17. As to treatment prior to 1850, the main fact relied upon is the admission that plaintiff's grandmother did not live in the main building at Veerakeralempudur palace but in a thatched structure detached from the rest of the residence. It was called 'Thottikattu.' The lady was distinguished by this name at times and the portion of the Uttumalai palace which she subsequently occupied is described by the same name. It is suggested that a distinction was drawn between her and the lawful wife by attaching to her the name of the building which she occupied while under the Zamindar's protection.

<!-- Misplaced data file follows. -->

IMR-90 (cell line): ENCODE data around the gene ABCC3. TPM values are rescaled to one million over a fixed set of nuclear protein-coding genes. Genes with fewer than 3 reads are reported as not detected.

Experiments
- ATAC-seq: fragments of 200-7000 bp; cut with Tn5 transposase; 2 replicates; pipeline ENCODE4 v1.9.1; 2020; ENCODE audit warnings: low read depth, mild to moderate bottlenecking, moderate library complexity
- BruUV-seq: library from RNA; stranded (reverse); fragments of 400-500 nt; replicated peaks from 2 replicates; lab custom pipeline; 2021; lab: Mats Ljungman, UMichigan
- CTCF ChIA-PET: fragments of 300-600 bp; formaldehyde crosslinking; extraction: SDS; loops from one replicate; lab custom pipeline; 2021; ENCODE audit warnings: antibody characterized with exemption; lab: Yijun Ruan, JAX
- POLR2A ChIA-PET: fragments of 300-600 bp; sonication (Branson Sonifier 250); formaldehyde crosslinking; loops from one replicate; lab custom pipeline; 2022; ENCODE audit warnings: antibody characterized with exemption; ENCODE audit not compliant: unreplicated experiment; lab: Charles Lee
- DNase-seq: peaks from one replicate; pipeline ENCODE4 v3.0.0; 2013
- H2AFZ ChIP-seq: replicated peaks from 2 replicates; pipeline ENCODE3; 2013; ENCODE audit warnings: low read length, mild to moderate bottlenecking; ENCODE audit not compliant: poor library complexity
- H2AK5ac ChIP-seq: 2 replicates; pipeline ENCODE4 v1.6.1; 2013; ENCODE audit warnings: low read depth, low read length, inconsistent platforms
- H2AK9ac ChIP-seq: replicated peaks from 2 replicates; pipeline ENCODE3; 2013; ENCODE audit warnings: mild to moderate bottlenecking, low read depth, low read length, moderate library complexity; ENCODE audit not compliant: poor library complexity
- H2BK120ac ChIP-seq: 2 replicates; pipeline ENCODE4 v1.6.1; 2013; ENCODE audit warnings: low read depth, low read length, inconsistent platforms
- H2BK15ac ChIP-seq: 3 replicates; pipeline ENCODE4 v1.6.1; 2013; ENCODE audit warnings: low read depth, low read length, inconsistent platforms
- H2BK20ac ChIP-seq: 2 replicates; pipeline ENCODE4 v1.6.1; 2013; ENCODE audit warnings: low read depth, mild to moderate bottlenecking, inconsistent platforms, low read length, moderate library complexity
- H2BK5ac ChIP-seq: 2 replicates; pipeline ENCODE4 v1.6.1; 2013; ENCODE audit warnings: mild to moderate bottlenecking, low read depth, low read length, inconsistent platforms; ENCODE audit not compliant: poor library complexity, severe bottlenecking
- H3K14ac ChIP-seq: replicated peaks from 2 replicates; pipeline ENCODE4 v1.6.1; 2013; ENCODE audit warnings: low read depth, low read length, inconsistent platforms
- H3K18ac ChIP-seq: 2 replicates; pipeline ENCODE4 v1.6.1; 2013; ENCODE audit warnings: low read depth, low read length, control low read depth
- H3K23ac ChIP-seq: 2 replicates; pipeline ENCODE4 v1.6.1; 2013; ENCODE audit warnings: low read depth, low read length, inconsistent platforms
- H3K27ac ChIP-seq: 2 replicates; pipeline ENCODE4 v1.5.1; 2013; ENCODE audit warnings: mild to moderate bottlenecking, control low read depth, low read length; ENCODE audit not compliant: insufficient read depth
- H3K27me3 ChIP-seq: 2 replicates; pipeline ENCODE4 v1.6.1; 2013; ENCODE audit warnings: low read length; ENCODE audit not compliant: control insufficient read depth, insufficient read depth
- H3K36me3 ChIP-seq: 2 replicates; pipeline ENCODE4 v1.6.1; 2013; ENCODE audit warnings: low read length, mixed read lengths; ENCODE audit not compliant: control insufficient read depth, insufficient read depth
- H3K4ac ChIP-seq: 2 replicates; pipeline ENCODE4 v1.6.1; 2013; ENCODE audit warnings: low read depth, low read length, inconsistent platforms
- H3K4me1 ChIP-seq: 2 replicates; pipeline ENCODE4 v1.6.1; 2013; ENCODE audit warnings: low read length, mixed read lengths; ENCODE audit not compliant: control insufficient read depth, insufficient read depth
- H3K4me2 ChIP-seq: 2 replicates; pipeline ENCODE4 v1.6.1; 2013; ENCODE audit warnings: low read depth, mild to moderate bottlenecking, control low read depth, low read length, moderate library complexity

18. The records referred to above, relate to the inquiries and reports made by the Board of Revenue and the Collector of Tinnevelly on the death of the Zamindar in 1850. Only one document was admitted in evidence by the Subordinate Judge but for reasons given by the learned Chief Justice in his judgment two more have been admitted now. These are the reports of the Muzumdar of Tenkasi, dated 7th October 1850, and the Collector's takid, dated 2nd October 1850 to which it was a reply. Unfortunately, the whole correspondence is not produced. The earlier reports cannot have been inconsistent with those now before the court but the later reports would have thrown a great deal of additional light on the state of the family of the deceased Zamindar. This appears from the inquiries made by the Collector in his takid of 2nd October 1850. The takid was not replied to as a whole. The answers to the questions bearing directly on the matter now in issue are not filed. The arzi of 7th October 1850 is a reply urgently called for as to the management of the property. The whole of the correspondence produced relates to this matter only and this has to be borne in mind in judging of its evidentiary value. The Zamindar died on 23rd September 1850, and the Collector's report which is incorporated in Exhibit XXXIII was submitted on 18th October 1850. Prior to the dispatch of this report, the Collector had received arzis from the Muzumdar and had been interviewed by the minor son of the late Zamindar with the Estate agents. The documents show that the Muzumdar asserted that the Zamindar had had one wife only and lead to the inference that up to the 18th October the Collector had heard nothing of a second wife. If a second wife existed the fact must have been well known. It seems unlikely that the local officials would have dared to suppress the fact, yet the Collector could hardly have been kept in ignorance of it except by wilful suppression by the Muzumdar, the minor, and kariastans. It may be safely assumed that, whether plaintiff's grandmother was a wife or concubine, there was no dispute as to her status in 1850. If any such question had been raised, it is almost inconceivable that the friendly relations which subsisted for so long could have been maintained. As to treatment subsequent to 1850, the Advocate General for the 1st respondent has laid great stress on the fact that the plaintiff's grandmother and her daughter lived in Thottikattu building during the minority of the young Zamindar, while his mother was managing his property and until 1868. This is another matter which renders improbable the appellant's account of the origin and past career, of the plaintiff's grandmother. It has however to be remembered that there is no wide gulf fixed in the community to which the parties belong between the position of a wife and a permanent concubine. The case for the plaintiff rests mainly on the inference to be drawn from the treatment accorded to his grandmother and her descendants by the Zamindar Hirudalaya Maruthappa Thevar who succeeded in 1850 and died in 1891. Letters, accounts and orders for the period from 1876 to 1890 are relied upon. It appears that there is a quantity of older records in possession of the Agent of the Court of Wards which is now managing the Estate. Neither party seems to have taken prompt and effective steps to have these examined. There seems to me to be no good reason for supposing that the attitude assumed by Hirudalaya from 1876 onwards differed from that taken up previously. The genuineness of the accounts and orders is not disputed and objections have been raised to only a few of the letters. Exhibits QQQQ and RRRR series are impugned and the Advocate General stated that he did not regard them as adding anything material to the strength of his case. Exhibits H and J are of importance if it be proved that they were sent by or with the approval of the present Zamindarini. The evidence as to this is unsatisfactory.